The man for the Mariners today was probably Hector Noesi, who allowed a run and zero walks over seven innings. He generated just three strikeouts and finished in Arizona with five strikeouts in 12 innings, but you have to figure that the strikeouts will probably come in time given the quality of Noesi's stuff. Not that he'll ever be Kerry Wood, but he should be more than Blake Beavan. Embrace this because there won't be more opportunities to casually dismiss spring training results for a while.
After Noesi, three relievers pitched two innings. I have heard of none of the four people that Lucas Luetge faced in the ninth. I've heard of somebody else named David Hernandez before. And I don't know Jose Rivera, but I do know Juan Rivera, who is another J. Rivera. So Luetge pitched to two complete unknowns and two familiar-looking strangers.
Offensively, everything happened in the fourth and the fifth, against Jhoulys Chacin and Alex White. The fourth was a monster, featuring six consecutive hits and seven consecutive baserunners. I have no footage of the hits, but I have Gameday descriptions of the hits, and John Jaso's ground-rule double was a line drive. Chone Figgins' triple was a line drive. Dustin Ackley's double was a groundball. Justin Smoak's walk was a walk. When did MLB.com start putting poets in charge of its Gameday product!
Figgins actually tripled twice. Once on a liner to right, and once on a fly ball to center. I recall seeing somebody tweet that the second triple one-hopped the wall. I don't know how shallow Figgins was being played by Eric Young, but I can guess how shallow Figgins was being played by Eric Young, and my guess is that Eric Young was shallow enough to pick Figgins' nose. I don't know why I'm being mean to Chone Figgins on a day that he slugged two triples but I guess why wasn't it three triples? You showed how easy it is to get two, so why didn't you go ahead and get three? Chone Figgins is just so infuriating, I don't even know what I'm going to do.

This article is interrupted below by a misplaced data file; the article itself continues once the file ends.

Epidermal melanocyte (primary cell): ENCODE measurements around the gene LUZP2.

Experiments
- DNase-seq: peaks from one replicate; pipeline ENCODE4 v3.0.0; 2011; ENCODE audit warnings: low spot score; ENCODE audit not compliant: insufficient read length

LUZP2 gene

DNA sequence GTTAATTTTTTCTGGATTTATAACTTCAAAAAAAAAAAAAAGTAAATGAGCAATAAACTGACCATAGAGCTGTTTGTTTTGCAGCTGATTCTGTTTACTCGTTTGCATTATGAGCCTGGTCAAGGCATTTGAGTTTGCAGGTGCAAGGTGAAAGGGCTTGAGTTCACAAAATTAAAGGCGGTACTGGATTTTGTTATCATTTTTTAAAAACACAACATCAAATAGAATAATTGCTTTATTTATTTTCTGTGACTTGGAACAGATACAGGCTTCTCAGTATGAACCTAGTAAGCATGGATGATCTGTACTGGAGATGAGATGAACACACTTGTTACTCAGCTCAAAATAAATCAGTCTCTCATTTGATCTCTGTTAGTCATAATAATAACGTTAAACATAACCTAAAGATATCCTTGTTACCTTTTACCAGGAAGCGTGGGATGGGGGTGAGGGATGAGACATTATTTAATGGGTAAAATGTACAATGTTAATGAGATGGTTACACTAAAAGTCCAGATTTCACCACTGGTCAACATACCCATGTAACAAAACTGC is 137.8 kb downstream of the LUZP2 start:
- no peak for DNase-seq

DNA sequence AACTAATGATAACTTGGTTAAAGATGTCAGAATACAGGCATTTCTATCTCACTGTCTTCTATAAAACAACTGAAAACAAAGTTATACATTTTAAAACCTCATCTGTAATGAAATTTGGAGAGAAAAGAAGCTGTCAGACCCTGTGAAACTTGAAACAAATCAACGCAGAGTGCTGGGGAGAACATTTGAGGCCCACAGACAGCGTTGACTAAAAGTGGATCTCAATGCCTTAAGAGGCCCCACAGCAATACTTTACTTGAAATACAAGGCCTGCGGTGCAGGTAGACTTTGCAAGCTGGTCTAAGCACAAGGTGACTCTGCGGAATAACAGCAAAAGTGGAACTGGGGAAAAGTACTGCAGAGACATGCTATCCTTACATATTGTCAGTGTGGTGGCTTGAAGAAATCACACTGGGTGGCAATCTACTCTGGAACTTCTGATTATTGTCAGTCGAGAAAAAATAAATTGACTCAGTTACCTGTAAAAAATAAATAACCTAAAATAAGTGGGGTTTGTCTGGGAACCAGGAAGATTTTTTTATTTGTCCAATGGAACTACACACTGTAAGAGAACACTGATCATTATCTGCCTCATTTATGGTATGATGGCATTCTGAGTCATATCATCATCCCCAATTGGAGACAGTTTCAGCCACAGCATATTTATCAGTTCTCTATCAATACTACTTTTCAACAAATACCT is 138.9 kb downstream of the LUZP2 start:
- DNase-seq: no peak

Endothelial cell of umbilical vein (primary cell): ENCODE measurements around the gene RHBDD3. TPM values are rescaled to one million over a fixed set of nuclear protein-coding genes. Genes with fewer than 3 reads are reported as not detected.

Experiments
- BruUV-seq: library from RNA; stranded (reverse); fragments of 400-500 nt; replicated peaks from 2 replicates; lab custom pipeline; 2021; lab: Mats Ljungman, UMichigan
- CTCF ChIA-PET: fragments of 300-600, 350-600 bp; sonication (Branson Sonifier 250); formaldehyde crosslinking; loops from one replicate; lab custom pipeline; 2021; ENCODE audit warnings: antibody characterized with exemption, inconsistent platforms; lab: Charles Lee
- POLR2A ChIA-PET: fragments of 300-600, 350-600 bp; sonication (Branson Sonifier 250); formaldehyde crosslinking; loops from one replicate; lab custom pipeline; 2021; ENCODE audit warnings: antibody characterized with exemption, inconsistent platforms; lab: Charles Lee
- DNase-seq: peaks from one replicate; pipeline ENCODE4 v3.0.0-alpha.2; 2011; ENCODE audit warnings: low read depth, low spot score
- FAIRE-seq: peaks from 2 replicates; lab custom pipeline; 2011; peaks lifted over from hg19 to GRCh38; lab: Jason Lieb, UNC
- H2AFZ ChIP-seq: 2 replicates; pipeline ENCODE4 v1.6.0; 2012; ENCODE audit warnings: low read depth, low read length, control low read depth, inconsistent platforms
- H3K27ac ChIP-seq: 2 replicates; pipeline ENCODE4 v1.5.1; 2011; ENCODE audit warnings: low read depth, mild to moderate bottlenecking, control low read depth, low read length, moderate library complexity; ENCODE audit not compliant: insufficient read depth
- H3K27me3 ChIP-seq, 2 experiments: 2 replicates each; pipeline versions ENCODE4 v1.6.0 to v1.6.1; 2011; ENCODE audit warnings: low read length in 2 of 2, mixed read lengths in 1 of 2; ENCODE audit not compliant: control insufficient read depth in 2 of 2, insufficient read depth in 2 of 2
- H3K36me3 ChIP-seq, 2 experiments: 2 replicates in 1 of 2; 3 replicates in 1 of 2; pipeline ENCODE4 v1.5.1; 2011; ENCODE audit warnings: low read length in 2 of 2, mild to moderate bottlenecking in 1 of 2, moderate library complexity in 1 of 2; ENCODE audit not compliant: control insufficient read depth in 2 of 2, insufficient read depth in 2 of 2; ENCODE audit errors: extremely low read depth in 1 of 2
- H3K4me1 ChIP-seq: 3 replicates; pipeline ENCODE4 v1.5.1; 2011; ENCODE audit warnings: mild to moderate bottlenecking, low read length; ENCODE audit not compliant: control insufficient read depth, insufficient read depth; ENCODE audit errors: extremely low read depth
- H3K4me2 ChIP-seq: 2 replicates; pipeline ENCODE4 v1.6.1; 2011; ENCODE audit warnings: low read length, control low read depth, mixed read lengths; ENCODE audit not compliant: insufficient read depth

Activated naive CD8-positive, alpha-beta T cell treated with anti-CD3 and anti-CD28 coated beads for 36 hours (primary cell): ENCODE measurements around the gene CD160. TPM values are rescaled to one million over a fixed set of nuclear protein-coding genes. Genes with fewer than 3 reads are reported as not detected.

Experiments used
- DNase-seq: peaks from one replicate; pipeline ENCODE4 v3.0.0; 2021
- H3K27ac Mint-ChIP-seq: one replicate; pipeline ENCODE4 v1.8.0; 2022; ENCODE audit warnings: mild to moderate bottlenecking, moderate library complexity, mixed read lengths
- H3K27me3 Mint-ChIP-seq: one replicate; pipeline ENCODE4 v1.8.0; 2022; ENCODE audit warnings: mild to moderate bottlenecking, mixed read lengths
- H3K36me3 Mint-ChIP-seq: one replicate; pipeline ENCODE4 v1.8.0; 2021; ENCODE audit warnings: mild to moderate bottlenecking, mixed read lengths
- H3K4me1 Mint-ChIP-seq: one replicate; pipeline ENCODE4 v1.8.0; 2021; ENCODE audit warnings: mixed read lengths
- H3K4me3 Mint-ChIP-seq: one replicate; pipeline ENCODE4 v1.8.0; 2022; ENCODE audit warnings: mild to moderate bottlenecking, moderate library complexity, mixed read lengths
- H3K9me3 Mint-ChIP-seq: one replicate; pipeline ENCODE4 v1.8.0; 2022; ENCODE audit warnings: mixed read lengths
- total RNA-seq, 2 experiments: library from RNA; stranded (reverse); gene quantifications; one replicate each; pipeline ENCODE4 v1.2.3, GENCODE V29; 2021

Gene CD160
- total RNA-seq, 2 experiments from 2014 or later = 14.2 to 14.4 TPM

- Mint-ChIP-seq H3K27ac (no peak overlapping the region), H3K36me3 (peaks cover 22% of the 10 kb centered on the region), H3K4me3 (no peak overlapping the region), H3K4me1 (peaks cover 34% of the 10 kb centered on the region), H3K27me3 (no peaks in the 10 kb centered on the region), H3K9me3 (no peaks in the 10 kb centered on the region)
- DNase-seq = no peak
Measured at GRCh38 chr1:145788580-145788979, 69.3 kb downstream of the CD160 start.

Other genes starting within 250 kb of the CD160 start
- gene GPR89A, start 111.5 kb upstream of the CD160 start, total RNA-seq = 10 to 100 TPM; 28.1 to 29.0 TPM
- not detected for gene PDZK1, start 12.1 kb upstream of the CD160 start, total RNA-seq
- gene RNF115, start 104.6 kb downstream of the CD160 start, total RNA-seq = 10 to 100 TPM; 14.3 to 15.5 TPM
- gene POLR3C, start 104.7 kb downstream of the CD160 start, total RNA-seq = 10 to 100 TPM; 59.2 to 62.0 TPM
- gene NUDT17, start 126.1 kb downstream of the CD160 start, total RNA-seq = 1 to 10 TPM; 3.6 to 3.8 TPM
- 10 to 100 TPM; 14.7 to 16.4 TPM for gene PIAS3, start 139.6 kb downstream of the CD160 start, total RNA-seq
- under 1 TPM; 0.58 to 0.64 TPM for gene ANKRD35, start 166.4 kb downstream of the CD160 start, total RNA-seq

Ichiro singled twice and walked, wrapping up an unusually successful spring for him. Jaso chimed in with three hits, which is three times as many hits as he had before today. So instead of finishing spring tied in hits with Jarrett Burgess and Leury Bonilla, Jaso finishes spring tied in hits with Adam Moore and Darren Ford. That's what we call number-padding. In time, people will forget that John Jaso waited until the last day to break through, and they'll think that he spaced out those four hits evenly.
Spring training is over now. Friday brings meaningful baseball again. It's not going to feel like really meaningful baseball, because it's the third game of the season and it's against Oakland, but it's going to feel like more meaningful baseball. The Mariners' top spring training batting average belongs to Munenori Kawasaki. The Mariners' top spring training slugging percentage belongs to Trayvon Robinson, or Kyle Seager depending on where you set your minimums. The Mariners' top spring training ERA belongs to Charlie Furbush. It's time that we bid farewell to silly season, and welcome (back) another silly season that's silly in a different way. Silly and long and potentially dreadful. Everybody get your hopes up!